Now apparently if the equations of motion ($n$ in total) are integrable, then you can write $q_i$ and $\dot{q_i}$ individually as functions of the initial conditions and time. So you have:

$$q_i = q_i(t,A_i,B_i)\text{ and }\dot{q_i} = \dot{q_i}(t,A_i,B_i)$$

Then the book states that you can in principle invert these equations such that the constants are written in terms of $q_i$, $\dot{q_i}$ and $t$. That is,

$$A_i = A_i(q_i,\dot{q_i},t)\text{ and }B_i = B_i(q_i,\dot{q_i},t)$$

So now we have $2n$ equations that each equal a constant or initial condition. But by definition an integral of motion is an equation that only depends on the initial conditions - it doesn't change with time. Since all of these $2n$ equations are equal to an initial condition, then you have $2n$ integrals of motion.

But one of those constants can actually be discarded, which will be $t_0$, the initial time, which is chosen arbitrarily. It is assumed that all integrals of motion are time-independent, so therefore this integral of motion doesn't contribute anything to the overall system - i.e. $t_0$ provides no new information. Thus we can remove one of the constants.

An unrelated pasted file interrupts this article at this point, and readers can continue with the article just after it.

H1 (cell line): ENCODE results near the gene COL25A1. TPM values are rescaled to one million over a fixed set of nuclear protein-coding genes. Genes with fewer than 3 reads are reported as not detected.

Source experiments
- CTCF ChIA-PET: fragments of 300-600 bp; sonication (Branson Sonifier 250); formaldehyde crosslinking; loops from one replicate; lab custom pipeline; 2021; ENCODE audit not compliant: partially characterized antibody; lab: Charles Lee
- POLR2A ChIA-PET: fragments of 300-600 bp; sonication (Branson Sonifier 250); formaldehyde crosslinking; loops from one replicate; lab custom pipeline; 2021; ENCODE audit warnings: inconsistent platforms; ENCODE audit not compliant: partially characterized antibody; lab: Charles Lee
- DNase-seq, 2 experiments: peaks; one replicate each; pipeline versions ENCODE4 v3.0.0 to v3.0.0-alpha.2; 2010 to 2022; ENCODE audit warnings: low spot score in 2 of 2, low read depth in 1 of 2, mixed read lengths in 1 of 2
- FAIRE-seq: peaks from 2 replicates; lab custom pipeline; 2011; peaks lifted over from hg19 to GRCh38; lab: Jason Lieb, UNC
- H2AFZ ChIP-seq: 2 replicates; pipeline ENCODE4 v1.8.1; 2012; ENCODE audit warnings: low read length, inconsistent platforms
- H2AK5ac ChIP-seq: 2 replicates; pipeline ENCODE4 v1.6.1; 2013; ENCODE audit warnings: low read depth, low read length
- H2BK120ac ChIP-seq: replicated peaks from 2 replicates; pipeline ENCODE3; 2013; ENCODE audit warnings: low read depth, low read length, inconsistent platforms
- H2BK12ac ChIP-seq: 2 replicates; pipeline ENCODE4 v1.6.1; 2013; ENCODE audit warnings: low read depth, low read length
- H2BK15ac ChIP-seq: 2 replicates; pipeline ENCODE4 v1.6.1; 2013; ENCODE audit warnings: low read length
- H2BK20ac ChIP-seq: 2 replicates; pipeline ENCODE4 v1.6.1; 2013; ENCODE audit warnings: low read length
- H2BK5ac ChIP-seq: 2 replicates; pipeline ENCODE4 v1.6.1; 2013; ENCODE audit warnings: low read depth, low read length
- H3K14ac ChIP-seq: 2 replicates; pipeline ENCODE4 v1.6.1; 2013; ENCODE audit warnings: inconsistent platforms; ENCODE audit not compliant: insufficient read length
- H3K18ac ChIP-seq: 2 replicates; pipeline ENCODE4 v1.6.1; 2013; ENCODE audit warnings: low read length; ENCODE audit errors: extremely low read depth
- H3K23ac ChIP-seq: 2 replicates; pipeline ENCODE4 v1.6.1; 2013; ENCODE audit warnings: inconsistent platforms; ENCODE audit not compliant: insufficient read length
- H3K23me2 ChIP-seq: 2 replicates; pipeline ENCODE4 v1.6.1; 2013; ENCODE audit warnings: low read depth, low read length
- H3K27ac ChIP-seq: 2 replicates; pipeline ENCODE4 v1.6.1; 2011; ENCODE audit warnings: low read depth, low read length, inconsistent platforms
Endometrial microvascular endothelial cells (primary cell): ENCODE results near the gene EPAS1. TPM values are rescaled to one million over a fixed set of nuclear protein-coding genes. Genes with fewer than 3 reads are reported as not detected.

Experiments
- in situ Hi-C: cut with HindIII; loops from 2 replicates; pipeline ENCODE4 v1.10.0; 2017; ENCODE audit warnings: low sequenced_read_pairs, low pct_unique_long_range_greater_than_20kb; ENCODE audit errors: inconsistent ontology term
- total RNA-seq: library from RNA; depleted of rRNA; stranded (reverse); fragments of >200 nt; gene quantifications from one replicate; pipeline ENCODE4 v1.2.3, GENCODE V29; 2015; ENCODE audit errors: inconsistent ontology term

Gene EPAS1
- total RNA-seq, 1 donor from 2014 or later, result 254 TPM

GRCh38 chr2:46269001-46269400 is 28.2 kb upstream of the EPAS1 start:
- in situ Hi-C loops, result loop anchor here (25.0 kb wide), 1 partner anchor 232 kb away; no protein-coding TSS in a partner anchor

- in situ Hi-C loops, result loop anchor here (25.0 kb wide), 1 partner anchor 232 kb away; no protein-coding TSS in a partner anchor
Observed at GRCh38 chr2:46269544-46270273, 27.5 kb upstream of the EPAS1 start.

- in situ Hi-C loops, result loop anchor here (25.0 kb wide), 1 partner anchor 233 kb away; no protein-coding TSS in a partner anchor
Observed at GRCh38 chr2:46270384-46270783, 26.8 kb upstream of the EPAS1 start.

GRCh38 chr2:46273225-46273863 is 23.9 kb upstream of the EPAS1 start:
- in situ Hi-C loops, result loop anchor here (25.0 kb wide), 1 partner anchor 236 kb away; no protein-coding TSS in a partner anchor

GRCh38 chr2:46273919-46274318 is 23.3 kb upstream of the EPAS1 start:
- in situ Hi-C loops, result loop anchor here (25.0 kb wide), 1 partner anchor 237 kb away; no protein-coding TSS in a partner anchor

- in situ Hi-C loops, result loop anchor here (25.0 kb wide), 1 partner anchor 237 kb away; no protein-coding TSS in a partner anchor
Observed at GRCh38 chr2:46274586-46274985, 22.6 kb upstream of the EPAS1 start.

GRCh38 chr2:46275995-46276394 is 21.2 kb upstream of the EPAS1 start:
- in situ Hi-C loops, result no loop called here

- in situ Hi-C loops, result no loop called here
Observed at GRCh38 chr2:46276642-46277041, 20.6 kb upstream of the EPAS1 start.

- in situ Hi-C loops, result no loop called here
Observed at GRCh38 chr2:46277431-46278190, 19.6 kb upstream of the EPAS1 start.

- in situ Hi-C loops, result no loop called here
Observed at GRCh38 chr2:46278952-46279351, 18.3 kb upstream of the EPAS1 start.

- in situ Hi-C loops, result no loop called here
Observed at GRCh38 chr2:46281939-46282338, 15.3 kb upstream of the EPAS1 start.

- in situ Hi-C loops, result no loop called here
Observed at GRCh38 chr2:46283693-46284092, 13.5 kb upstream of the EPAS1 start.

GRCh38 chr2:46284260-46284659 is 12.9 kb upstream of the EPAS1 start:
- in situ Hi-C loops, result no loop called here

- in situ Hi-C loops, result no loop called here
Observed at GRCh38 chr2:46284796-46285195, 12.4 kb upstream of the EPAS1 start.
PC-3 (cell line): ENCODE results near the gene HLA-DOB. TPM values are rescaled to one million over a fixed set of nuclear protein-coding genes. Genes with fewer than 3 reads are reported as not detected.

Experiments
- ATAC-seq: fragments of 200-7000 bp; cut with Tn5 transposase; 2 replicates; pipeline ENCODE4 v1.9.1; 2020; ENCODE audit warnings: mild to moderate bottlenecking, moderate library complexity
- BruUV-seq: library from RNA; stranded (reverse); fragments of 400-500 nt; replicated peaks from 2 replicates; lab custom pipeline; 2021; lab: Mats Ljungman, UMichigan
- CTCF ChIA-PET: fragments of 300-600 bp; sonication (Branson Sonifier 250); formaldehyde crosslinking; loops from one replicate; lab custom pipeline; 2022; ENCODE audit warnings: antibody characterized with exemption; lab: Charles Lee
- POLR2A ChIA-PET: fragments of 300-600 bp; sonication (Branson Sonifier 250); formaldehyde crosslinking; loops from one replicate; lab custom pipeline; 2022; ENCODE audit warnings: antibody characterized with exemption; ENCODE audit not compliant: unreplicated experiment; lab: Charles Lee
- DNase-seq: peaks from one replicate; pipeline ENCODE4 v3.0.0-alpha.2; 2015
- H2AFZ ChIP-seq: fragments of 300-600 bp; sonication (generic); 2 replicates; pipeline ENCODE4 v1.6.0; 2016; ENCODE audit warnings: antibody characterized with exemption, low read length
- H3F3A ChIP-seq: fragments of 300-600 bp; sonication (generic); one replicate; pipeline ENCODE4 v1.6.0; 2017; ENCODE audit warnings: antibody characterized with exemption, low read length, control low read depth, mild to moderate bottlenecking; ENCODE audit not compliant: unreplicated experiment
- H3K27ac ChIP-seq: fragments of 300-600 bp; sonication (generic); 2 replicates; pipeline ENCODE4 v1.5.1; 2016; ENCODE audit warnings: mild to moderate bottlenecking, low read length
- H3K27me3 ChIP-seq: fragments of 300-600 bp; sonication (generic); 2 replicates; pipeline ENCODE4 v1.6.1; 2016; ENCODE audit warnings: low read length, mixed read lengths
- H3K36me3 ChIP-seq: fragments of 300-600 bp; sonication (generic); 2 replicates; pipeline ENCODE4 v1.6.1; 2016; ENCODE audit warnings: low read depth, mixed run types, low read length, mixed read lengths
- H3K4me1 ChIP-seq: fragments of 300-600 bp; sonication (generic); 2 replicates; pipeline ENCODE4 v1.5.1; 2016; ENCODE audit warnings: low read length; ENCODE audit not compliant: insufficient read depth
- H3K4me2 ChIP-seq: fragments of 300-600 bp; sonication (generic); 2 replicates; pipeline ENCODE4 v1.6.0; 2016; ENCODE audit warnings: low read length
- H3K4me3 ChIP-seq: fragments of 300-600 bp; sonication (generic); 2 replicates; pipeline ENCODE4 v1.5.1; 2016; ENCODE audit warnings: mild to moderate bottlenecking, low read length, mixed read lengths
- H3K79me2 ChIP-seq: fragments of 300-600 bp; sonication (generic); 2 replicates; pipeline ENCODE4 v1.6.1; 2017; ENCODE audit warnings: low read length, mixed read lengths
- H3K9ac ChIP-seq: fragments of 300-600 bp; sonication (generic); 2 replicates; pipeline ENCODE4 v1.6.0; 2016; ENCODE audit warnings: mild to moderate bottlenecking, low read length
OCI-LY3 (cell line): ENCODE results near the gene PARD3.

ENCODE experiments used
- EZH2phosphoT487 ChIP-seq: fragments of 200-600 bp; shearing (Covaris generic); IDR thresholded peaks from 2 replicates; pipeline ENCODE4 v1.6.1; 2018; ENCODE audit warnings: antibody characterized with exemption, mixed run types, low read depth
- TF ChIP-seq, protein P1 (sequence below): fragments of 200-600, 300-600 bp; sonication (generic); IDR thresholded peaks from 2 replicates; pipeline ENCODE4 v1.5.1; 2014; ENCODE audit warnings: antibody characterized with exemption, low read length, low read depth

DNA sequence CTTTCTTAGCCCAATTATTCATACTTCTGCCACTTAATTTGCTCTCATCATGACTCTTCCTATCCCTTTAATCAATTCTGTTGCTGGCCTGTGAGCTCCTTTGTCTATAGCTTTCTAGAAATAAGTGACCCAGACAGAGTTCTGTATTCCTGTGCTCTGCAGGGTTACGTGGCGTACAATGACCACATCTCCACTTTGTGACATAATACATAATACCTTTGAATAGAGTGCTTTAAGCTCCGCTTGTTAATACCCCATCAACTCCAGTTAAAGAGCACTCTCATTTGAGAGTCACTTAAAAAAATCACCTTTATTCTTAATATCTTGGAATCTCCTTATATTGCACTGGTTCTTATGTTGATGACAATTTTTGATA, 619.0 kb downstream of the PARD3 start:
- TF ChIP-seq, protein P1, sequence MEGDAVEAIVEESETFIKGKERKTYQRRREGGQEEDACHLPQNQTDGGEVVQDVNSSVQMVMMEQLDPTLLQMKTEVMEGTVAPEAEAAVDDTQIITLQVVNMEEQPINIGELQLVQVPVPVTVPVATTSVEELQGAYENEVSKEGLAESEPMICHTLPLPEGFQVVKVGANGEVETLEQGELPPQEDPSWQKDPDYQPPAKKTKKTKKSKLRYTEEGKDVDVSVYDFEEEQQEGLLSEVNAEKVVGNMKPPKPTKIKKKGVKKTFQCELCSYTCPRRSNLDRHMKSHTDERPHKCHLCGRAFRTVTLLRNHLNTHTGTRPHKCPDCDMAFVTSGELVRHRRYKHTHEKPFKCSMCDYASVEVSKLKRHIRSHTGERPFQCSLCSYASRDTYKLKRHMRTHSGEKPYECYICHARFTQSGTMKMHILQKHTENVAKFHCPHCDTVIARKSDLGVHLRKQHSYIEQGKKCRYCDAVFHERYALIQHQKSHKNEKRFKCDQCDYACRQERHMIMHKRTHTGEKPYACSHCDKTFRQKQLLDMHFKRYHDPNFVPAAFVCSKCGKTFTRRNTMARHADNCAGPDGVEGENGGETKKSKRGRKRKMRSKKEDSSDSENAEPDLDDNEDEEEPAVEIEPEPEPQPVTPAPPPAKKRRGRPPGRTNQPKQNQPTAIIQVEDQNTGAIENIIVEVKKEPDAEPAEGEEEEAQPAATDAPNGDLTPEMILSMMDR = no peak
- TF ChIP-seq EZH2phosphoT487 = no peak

So you have $2n-1$ constants (or integrals of motion) left over. I know that in this proof a lot of assumptions were made, to be honest it doesn't seem very rigorous to me to continuously say "in principle", or to say "there will always be a $t_0$" (that isn't obvious to me either). I wish it were more explicitly proven but this is the best I could find. I wish physics was more like math :(. At least I know there is a clear, rigorous answer even if its difficult to understand.

• Hi Peter, Welcome to Physics.SE! I've added MathJax (Latex) encoding to show the formula; you can view the How-to here if you want to add more or answer other questions! Commented Mar 1, 2015 at 21:37